There’s a standard argument that the 2014 Victorian election was a referendum on the proposed East West Link and in some quarters even on urban motorways more generally.
However if that’s true then it could mean the electorate also rejected the idea of building a rail line to Melbourne Airport and, perhaps, even new rail lines to Doncaster and Rowville.
That’s because the former Napthine Government not only went to the 2014 election with a commitment to build the East West Link, it also made a clear and firm promise to start building a rail line to the airport in the coming term as part of its high profile Melbourne Rail Link project.
It also distinguished its public transport offering from that offered by the Opposition by promising to build rail lines to Doncaster and Rowville (although it was vague on the timing).
As things turned out, the Napthine Government lost office and with it went the commitment to build any of these rail lines. The new Andrews Government only promised to start building Melbourne Metro, the Mernda rail extension, and a number of upgrade projects e.g. removal of level crossings.
However I don’t think advocates of airport rail should be unduly worried by any of this because, as I explained soon after the election, the referendum argument is nonsense (see Three misconceptions about the East West Link).
That’s a pity in a way because both the East West Link and the Melbourne Airport rail line are dubious projects.
I bring up the latter because the Opposition Leader, Matthew Guy, revived the idea of building it on the weekend. He evidently doesn’t think the electorate rejected the idea when they kicked his Government out last November.
According to this report in the Herald-Sun on the weekend (Opposition Leader Matthew Guy backs Melbourne Airport rail link), Mr Guy reckons a rail line is the biggest infrastructure issue for the airport. He said:
It’s a no-brainer that Melbourne Airport needs a railway. It is in my view one of the major pressing transport problems for our city.
That’s a pretty clear signal the Opposition Leader intends to take the idea to the next election.
Public enthusiasm for an airport rail line is strong so I suspect Mr Guy’s on a political winner here, though by itself it’s not likely to win (or lose) government. It’ll probably be one of a suite of initiatives he promises.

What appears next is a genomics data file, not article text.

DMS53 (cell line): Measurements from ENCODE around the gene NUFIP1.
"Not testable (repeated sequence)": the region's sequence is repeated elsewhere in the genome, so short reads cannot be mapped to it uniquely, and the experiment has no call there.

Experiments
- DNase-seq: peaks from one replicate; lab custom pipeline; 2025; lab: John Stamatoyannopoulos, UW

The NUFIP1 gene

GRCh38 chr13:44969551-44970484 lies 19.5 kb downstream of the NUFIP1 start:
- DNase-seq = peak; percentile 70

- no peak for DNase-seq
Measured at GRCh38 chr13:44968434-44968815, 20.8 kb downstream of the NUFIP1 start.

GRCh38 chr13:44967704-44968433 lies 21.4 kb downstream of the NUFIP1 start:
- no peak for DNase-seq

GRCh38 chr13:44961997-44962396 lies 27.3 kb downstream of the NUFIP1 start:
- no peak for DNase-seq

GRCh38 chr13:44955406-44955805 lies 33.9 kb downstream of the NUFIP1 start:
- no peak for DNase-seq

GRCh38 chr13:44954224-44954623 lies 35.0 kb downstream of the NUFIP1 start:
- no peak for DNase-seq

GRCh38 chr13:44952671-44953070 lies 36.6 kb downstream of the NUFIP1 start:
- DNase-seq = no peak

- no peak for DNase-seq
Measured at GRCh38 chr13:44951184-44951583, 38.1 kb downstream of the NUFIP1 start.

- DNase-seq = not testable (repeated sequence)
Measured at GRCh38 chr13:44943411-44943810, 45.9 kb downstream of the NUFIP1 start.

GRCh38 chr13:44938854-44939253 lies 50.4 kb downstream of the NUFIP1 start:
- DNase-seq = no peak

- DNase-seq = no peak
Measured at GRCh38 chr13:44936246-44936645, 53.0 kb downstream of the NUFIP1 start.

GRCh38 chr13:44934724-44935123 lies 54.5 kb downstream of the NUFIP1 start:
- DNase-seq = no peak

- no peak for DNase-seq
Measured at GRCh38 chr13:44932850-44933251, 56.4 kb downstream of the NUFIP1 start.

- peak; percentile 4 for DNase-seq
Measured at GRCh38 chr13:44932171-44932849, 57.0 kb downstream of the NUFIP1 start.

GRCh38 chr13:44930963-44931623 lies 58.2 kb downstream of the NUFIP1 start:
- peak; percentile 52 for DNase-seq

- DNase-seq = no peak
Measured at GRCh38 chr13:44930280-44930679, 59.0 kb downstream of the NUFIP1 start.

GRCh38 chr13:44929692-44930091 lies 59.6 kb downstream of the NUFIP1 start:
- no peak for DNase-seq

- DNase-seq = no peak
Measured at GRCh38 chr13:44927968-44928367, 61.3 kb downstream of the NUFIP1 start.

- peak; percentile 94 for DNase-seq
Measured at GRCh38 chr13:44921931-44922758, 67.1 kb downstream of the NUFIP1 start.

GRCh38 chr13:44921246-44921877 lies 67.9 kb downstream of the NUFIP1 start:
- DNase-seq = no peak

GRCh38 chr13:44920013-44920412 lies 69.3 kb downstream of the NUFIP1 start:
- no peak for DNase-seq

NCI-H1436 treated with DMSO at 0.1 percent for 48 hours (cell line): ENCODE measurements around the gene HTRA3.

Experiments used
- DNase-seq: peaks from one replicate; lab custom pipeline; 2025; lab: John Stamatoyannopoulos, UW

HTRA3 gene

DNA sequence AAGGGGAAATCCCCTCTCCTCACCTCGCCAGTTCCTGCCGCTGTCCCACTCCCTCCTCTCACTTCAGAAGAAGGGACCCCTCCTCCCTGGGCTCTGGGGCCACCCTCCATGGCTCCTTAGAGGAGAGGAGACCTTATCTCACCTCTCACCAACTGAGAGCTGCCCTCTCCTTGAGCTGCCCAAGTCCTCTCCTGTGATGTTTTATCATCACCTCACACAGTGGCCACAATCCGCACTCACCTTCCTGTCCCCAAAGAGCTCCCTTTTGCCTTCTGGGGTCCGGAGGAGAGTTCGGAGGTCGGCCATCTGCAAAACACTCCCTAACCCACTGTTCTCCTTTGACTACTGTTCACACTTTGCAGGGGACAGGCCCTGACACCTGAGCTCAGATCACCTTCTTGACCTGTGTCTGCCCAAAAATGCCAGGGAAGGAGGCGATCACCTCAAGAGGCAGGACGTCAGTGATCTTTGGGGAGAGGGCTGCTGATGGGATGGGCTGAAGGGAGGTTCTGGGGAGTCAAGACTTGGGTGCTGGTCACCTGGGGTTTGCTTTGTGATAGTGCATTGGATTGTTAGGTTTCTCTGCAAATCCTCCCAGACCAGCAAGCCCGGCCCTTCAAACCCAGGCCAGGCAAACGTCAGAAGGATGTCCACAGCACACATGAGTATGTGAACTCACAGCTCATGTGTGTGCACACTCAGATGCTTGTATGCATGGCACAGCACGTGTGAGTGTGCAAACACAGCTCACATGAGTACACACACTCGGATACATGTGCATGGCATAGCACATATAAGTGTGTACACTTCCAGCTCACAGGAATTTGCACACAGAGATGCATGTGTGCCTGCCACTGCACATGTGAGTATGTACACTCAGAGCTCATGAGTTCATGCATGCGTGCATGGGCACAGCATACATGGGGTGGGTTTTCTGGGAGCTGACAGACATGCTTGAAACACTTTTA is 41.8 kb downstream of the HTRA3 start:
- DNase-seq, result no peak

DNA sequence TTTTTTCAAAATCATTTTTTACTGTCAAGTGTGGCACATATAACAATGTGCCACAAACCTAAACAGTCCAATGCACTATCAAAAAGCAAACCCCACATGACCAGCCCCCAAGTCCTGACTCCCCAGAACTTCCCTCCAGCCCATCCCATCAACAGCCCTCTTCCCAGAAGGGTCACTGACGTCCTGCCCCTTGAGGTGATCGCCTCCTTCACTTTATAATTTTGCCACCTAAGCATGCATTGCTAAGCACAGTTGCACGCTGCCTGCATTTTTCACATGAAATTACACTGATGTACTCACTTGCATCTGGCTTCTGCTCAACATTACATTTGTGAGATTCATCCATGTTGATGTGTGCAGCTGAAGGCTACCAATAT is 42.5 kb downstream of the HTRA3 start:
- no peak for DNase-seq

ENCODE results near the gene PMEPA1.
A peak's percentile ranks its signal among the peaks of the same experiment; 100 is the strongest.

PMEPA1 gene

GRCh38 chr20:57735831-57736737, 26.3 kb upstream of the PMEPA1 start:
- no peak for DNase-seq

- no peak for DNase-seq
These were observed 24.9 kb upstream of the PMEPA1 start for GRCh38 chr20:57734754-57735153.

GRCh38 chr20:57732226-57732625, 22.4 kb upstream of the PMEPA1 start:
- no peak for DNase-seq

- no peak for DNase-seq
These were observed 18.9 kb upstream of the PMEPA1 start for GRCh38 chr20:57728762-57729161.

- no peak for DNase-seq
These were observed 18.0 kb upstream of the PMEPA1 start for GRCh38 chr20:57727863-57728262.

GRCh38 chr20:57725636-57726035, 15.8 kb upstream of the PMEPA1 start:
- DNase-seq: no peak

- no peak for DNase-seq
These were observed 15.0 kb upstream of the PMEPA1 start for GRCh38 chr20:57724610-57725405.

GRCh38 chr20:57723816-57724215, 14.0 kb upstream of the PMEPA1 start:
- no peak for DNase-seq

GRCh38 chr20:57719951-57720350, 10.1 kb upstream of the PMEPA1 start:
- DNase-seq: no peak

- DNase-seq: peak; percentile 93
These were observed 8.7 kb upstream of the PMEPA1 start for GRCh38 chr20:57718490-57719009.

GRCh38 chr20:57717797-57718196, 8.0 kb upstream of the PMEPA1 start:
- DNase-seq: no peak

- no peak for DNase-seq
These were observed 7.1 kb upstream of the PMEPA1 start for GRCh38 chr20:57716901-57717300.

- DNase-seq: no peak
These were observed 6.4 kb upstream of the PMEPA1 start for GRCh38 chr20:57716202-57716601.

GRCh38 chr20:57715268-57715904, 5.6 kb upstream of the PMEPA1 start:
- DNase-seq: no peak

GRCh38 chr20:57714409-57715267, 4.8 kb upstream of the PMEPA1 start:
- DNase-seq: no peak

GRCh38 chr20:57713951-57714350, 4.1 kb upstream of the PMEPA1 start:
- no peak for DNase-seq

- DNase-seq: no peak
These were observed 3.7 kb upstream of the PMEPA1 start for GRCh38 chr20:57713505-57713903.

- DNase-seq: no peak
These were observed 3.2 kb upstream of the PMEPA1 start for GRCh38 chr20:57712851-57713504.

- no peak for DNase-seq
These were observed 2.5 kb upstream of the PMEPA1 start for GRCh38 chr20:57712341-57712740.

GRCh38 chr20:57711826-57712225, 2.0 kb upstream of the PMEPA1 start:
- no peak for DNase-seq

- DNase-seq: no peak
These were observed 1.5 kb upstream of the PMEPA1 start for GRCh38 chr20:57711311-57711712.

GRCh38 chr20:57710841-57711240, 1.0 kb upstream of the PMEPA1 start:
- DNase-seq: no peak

I’ve pointed out many times before that this would not be a good project; at least not for some decades yet. There are much higher priorities at this time – with a greater social and economic pay-off for the scarce public transport dollar – than spending $2-$3 billion on replacing one form of public transport (SkyBus) with another (train).
Mr Guy’s enthusiasm highlights how politicians of all stripes can’t resist the temptation to make promises without evaluating the benefits and costs. Even more importantly, they don’t compare politically exciting projects with other possible ways that the money could be spent.
They’re not alone in this because the political culture around infrastructure encourages glamour over outcomes. Advocacy groups are just as prone to attaching themselves to dazzling projects that appeal to the lizard part of the brain (“press the right button”) of their supporters but don’t stack up under close and even handed scrutiny.
That’s why we badly need a credible, independent body to get in early and evaluate major projects in detail before they become the playthings of politicians and lobby groups.
Airport rail has been under active consideration for 15 years; potential routes have been studied exhaustively and an alignment reserved. Yet disappointingly – in fact shockingly – no government has ever provided the public with a thorough and credible evaluation of whether or not it’s a good idea.
That’s not unusual. The Andrews Government’s program to remove 50 level crossings at a cost of $5-$6 billion over eight years and build the 9 km Melbourne Metro tunnel at a cost of $9-$11 billion might well be good projects but we can’t know that for sure. We’ve never seen the sort of independent evaluation that expenditure on this scale surely warrants.
Even when a government provides the public with good information on a project, it’s usually to advance its agenda; the decision has already been made. In such cases the even handedness of the evaluation is questionable.
This makes the setting up of Infrastructure Victoria a key opportunity to do things better. The Government says it will “take short term politics out of infrastructure planning”. It will be “independent” and will be:
Tasked with ensuring Victoria’s immediate and long-term infrastructure needs are identified and prioritised based on objective, transparent analysis and evidence. Once established, Infrastructure Victoria will be required to publicly release a 30-year Infrastructure Strategy detailing short, medium and long-term infrastructure needs and priorities.
The new body should be able to evaluate projects like airport rail and provide information that guides and sets limits on public debate.
It’s a positive step but it’s a long way from the rhetoric to the reality; the experience with both Infrastructure Australia and Infrastructure NSW shows it’s very hard to keep the politics out of infrastructure planning.
The role Infrastructure Victoria plays will depend mostly on the character of the responsible Minister of the day and on the independence of those appointed to oversee and manage the new body. None of that can be assumed; ultimately the best defence of the public interest is transparency and an active constituency.